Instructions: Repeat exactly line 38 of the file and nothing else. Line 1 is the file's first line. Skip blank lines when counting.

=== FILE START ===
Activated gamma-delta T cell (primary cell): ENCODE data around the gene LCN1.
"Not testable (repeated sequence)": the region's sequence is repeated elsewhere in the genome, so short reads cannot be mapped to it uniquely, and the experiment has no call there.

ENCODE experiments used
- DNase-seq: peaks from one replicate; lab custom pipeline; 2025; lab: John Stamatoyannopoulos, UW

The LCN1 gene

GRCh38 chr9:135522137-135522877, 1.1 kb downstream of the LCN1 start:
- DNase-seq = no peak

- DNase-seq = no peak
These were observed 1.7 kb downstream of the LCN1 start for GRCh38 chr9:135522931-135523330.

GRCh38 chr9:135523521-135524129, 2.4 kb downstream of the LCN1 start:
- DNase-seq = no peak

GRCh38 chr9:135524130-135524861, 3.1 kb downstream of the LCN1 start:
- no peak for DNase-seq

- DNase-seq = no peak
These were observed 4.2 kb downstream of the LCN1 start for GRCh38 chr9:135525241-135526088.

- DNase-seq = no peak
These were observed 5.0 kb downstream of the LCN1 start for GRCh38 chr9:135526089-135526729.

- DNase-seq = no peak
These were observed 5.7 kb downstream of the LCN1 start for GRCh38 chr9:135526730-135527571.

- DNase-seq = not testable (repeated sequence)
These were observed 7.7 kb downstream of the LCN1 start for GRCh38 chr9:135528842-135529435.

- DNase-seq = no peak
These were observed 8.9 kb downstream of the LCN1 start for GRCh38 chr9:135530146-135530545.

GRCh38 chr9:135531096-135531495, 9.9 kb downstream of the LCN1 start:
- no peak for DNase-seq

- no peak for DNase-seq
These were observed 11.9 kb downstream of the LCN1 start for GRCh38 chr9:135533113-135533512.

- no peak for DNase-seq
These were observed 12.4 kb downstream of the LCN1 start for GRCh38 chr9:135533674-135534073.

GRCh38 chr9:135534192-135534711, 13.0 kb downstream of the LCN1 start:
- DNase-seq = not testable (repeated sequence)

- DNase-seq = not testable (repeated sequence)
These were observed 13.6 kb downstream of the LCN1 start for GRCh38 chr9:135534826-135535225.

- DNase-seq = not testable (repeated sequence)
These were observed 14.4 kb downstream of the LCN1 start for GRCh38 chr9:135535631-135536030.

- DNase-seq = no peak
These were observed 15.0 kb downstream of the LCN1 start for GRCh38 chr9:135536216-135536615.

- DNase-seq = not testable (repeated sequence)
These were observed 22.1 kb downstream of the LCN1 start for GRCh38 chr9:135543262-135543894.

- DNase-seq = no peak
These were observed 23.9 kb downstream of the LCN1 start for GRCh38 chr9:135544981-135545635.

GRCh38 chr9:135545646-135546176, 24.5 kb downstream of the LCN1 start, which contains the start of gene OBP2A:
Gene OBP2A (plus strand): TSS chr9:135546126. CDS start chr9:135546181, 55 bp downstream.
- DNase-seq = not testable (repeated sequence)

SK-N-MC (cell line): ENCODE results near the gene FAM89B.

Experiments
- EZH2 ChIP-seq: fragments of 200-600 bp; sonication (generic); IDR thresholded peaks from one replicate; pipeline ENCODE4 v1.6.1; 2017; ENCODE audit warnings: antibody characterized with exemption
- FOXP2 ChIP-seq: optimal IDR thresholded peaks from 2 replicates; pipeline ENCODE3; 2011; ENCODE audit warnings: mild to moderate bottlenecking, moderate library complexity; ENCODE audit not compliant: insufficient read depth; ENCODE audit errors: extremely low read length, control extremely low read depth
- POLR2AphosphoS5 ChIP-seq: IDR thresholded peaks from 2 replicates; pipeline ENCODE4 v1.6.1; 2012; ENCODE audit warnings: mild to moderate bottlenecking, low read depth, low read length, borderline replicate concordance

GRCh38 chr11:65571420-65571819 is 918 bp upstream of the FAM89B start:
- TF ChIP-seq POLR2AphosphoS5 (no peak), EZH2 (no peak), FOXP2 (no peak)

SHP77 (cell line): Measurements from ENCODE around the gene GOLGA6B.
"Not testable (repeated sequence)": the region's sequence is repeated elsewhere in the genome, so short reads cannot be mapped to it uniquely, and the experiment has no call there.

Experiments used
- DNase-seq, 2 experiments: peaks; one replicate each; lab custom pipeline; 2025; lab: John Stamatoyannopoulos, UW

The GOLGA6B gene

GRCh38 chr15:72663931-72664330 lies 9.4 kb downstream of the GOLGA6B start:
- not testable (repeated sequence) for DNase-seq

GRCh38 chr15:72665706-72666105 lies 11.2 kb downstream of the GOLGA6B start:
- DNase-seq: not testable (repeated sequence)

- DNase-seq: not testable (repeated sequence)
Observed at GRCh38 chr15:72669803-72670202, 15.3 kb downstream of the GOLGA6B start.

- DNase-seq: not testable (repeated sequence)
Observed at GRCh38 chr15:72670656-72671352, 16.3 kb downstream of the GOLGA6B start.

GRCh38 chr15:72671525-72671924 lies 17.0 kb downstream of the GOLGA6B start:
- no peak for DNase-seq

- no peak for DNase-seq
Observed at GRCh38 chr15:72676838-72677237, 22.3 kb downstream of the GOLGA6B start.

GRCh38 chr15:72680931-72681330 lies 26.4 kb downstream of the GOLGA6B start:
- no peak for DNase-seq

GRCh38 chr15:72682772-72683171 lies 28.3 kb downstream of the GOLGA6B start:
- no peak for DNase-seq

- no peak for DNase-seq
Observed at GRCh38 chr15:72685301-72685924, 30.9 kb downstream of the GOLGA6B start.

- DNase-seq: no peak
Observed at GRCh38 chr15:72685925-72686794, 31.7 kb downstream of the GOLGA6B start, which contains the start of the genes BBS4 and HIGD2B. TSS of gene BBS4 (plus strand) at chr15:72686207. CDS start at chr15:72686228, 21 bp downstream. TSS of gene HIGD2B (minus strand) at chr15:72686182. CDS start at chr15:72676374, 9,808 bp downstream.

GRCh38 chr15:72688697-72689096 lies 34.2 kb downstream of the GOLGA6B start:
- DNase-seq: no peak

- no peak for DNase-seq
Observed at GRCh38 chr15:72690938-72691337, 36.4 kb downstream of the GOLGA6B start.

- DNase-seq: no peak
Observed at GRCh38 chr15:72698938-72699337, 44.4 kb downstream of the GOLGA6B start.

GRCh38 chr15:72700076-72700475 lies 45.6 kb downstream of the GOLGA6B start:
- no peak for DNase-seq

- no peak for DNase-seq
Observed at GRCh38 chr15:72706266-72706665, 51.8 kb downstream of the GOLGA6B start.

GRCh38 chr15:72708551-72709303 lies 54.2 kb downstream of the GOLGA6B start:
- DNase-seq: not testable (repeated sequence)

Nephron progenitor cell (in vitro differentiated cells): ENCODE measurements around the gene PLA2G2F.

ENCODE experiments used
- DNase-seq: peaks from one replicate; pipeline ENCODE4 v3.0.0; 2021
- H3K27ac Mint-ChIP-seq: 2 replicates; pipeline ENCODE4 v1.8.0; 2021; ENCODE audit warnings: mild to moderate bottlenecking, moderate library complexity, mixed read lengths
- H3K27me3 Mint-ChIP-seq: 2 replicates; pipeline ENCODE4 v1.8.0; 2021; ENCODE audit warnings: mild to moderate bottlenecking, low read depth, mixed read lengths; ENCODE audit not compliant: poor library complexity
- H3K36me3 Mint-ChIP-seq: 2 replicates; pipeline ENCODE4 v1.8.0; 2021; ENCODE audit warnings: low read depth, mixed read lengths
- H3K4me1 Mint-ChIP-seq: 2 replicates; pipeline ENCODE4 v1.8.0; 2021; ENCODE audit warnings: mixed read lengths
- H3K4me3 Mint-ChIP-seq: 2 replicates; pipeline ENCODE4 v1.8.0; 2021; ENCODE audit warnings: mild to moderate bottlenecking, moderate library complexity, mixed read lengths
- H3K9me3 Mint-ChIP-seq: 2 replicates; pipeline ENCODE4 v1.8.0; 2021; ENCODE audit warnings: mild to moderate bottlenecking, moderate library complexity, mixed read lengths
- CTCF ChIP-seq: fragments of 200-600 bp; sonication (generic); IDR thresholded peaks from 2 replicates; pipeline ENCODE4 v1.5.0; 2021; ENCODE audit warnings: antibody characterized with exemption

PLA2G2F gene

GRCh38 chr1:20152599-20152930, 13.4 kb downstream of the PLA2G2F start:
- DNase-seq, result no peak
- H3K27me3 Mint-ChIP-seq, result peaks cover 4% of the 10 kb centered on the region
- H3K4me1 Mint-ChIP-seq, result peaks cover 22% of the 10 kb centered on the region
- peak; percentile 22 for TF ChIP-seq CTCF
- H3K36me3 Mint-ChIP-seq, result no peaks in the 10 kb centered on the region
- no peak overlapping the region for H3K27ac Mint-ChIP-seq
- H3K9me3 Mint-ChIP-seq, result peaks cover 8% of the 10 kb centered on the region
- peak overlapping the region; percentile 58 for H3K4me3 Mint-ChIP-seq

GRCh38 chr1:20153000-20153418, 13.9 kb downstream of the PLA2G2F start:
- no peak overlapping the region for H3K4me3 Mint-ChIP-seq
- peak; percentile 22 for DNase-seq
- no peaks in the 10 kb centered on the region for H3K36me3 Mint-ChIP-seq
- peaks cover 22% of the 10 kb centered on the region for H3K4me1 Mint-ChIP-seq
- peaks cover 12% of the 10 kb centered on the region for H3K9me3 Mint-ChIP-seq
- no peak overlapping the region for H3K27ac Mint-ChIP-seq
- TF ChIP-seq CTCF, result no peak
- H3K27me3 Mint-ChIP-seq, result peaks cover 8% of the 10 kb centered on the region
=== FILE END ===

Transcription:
- DNase-seq = not testable (repeated sequence)